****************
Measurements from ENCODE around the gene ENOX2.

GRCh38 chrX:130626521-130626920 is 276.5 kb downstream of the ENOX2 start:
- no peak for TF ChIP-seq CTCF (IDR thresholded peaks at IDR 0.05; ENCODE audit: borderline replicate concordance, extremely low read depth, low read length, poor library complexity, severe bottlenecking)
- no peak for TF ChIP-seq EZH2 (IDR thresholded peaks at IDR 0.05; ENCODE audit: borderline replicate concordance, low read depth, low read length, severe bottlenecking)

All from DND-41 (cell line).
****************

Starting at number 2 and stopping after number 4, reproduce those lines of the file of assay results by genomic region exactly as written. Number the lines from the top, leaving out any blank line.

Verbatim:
GRCh38 chrX:130626521-130626920 is 276.5 kb downstream of the ENOX2 start:
- no peak for TF ChIP-seq CTCF (IDR thresholded peaks at IDR 0.05; ENCODE audit: borderline replicate concordance, extremely low read depth, low read length, poor library complexity, severe bottlenecking)
- no peak for TF ChIP-seq EZH2 (IDR thresholded peaks at IDR 0.05; ENCODE audit: borderline replicate concordance, low read depth, low read length, severe bottlenecking)